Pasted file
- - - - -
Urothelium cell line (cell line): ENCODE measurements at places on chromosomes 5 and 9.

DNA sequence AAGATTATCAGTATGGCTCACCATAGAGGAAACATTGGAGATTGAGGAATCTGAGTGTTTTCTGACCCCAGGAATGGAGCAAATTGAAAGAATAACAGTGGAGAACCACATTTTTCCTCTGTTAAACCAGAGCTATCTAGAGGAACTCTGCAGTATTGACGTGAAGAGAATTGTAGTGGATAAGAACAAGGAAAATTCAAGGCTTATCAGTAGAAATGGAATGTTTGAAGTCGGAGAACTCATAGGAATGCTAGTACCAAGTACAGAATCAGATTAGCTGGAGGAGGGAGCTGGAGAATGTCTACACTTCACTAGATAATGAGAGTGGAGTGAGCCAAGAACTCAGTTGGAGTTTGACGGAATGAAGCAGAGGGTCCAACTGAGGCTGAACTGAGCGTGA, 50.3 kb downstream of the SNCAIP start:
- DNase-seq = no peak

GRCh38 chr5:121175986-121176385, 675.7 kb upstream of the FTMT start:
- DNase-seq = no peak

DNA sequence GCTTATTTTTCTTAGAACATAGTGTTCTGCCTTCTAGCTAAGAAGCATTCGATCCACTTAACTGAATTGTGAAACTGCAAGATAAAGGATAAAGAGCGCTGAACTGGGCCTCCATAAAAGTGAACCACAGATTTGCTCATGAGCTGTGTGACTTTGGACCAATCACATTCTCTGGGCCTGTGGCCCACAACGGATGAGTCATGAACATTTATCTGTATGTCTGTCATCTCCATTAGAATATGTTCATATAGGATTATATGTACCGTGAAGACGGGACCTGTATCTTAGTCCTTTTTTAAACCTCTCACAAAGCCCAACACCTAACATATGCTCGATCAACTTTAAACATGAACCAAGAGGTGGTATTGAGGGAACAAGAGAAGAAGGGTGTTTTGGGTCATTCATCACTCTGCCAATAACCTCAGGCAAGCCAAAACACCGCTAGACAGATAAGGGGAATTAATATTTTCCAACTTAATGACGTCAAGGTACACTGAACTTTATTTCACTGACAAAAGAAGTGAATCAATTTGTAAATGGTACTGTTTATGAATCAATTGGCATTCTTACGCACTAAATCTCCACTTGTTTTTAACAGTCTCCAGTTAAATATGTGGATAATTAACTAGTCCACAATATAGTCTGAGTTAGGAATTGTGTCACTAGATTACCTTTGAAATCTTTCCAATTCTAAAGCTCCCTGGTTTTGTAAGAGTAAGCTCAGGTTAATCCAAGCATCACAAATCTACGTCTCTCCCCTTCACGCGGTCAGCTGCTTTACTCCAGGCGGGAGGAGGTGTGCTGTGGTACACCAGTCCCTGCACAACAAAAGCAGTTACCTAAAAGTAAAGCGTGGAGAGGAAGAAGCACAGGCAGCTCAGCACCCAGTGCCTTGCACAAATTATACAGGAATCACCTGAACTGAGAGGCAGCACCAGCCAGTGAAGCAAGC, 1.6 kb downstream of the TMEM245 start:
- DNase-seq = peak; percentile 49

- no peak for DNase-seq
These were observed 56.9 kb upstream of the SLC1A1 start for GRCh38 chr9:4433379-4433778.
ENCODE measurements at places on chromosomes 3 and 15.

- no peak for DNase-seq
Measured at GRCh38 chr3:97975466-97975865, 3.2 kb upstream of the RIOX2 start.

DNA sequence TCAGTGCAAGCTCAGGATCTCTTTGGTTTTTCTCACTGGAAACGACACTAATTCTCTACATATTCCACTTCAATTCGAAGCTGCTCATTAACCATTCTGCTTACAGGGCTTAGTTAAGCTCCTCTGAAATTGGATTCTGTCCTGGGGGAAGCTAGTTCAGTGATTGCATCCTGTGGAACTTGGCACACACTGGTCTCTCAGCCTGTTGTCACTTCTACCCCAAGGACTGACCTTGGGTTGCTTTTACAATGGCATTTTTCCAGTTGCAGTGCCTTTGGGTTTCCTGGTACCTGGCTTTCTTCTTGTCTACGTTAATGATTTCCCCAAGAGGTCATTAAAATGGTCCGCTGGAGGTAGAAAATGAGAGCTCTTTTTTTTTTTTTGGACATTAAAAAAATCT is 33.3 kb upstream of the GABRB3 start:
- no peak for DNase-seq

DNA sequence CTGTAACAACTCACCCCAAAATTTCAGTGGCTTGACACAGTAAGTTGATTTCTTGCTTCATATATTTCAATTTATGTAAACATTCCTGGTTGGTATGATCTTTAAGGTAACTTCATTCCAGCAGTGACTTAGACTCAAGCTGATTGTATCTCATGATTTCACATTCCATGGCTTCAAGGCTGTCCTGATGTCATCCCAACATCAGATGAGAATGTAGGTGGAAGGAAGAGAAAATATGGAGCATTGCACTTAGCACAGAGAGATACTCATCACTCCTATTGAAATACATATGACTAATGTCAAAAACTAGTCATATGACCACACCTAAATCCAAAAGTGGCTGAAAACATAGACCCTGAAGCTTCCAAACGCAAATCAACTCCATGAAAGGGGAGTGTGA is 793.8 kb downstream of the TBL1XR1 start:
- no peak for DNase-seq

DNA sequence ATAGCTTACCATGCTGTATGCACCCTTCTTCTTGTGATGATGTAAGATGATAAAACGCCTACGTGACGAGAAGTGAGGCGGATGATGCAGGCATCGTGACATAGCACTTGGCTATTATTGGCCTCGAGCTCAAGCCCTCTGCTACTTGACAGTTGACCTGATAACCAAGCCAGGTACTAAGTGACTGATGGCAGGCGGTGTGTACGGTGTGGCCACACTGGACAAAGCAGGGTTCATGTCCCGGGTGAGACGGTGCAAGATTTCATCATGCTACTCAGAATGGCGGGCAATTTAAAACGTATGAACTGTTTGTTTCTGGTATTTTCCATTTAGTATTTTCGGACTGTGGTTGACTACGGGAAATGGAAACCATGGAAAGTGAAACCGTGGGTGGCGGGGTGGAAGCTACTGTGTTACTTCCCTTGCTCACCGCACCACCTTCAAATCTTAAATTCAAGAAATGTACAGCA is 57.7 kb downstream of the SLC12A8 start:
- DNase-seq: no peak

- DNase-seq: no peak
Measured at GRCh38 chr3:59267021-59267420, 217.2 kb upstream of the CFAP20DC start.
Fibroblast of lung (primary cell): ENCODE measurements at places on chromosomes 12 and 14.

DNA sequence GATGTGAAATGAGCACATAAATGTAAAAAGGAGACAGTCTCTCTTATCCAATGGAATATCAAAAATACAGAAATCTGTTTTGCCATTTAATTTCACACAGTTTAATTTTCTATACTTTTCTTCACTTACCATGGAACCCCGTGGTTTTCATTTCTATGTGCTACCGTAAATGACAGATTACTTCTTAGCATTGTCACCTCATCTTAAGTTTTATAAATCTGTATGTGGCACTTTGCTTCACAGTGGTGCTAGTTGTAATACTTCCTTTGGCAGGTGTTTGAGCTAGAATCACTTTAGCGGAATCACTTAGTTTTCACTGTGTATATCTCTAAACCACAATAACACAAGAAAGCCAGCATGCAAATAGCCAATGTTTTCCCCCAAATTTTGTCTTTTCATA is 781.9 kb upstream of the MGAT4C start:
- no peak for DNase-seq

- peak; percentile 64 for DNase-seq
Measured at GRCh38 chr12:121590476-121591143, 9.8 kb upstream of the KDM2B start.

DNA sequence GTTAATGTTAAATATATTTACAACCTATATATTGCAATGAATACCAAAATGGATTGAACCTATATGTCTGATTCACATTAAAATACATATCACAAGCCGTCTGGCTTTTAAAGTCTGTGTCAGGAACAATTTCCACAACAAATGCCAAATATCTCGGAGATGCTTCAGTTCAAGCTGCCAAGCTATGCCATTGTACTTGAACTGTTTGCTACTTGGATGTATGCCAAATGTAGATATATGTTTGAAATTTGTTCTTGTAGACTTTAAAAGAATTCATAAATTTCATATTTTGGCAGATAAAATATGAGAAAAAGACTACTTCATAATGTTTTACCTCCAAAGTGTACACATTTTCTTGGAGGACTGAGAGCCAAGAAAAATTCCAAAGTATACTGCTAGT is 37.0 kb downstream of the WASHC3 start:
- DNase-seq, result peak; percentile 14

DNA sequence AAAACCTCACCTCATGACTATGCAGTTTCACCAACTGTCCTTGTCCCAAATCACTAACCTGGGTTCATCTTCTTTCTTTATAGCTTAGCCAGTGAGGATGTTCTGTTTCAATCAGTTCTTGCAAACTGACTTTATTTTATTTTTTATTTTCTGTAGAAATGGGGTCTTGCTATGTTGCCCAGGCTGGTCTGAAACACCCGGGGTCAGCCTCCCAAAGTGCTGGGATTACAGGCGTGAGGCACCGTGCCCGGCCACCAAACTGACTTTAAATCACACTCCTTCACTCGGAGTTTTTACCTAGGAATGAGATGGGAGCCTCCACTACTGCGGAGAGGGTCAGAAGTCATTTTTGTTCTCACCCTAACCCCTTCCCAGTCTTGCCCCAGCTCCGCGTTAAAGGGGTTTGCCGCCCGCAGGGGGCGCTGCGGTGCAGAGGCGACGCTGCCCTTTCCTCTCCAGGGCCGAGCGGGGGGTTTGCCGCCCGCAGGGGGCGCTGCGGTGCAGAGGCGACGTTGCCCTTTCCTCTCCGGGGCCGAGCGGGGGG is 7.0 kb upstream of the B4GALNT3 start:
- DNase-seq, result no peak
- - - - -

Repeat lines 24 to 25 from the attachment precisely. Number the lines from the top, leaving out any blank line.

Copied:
- peak; percentile 64 for DNase-seq
Measured at GRCh38 chr12:121590476-121591143, 9.8 kb upstream of the KDM2B start.